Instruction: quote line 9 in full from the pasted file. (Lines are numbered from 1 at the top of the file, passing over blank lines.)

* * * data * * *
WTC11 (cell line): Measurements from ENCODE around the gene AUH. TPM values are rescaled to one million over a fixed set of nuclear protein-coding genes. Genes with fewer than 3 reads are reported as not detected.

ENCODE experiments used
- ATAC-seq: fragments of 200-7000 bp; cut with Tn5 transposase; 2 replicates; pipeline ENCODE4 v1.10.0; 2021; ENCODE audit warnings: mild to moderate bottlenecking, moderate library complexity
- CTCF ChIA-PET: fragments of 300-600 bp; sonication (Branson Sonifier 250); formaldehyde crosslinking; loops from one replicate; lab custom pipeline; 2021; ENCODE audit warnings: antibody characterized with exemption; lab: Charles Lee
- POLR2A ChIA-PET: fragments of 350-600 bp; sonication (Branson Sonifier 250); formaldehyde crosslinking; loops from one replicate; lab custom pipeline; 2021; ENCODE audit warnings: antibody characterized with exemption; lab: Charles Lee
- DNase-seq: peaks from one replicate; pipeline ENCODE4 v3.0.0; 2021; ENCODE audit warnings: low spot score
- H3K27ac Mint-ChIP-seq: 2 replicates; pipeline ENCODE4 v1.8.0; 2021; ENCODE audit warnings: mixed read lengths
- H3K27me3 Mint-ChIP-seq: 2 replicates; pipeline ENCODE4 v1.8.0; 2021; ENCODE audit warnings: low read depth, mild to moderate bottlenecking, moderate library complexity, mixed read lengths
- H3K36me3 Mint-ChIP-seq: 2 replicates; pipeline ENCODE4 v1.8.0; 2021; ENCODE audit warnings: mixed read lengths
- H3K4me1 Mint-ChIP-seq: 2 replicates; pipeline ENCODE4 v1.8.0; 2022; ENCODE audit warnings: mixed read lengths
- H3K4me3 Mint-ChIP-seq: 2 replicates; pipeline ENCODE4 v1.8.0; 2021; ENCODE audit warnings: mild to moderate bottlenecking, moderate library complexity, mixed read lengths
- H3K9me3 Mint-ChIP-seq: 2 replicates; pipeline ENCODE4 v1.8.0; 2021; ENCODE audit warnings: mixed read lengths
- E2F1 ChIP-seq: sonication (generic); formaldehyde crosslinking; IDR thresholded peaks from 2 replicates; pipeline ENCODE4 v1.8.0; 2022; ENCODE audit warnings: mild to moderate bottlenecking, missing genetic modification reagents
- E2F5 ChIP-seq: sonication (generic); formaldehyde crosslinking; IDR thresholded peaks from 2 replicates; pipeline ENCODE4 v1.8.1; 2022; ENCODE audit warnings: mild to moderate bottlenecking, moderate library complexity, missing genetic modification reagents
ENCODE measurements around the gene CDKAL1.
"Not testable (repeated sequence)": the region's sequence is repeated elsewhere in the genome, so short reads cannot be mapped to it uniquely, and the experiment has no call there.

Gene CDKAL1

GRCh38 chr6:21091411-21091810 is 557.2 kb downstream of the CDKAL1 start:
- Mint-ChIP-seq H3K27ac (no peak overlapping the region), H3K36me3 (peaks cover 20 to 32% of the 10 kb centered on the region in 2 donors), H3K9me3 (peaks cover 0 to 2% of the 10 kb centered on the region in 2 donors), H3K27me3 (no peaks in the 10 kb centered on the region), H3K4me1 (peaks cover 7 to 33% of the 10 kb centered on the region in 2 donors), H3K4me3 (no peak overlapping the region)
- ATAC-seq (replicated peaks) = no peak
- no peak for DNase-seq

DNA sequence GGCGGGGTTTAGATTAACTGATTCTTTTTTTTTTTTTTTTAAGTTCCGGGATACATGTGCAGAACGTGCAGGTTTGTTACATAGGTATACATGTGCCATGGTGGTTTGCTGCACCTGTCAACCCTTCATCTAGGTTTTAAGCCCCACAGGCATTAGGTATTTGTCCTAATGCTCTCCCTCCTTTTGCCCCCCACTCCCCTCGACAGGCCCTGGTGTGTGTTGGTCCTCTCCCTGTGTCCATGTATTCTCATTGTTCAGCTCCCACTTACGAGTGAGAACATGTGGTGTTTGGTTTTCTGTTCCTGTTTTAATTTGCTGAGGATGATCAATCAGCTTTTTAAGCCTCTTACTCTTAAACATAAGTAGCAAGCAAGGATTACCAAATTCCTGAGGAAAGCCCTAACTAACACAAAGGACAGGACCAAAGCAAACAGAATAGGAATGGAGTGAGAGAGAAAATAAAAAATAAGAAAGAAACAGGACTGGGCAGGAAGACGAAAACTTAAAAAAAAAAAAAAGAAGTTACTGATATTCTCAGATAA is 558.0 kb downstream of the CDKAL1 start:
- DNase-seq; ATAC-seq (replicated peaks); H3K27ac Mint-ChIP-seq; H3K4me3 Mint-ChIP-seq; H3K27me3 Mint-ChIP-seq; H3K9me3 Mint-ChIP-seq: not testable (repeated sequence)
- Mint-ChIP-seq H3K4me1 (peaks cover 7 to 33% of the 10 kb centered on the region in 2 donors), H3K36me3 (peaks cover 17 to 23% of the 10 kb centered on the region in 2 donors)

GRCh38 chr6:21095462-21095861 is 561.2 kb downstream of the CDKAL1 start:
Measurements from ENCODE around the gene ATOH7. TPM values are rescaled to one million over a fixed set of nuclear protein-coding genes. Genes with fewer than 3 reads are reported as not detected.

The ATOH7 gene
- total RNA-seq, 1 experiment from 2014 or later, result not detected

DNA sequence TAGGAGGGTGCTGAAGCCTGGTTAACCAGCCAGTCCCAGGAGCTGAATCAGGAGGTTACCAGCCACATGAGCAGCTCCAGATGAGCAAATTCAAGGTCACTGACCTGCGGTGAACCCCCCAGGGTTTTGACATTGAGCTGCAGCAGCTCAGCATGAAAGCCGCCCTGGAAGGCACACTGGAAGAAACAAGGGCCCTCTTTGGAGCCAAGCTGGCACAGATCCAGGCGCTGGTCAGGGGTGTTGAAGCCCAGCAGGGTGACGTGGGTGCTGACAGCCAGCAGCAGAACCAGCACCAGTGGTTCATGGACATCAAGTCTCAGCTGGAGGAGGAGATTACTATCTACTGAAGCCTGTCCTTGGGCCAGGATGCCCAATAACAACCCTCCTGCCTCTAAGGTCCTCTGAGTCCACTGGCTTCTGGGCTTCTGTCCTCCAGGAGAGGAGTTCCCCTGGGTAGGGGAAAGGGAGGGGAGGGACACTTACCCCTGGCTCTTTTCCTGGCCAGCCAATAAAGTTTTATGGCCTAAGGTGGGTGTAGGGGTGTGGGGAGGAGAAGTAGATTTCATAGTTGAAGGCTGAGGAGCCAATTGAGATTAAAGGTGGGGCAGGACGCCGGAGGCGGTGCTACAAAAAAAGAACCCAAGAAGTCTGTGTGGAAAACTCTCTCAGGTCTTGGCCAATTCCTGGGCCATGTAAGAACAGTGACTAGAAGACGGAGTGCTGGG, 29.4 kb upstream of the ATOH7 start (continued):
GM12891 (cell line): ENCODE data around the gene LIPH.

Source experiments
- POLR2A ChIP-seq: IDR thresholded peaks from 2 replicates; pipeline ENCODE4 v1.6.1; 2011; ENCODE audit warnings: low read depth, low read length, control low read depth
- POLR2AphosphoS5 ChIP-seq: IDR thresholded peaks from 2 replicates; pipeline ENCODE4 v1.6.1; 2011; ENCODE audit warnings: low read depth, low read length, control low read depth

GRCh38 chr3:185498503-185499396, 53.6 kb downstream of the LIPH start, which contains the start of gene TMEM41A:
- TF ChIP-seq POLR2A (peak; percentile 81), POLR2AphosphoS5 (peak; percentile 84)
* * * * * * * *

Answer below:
- H3K36me3 Mint-ChIP-seq: 2 replicates; pipeline ENCODE4 v1.8.0; 2021; ENCODE audit warnings: mixed read lengths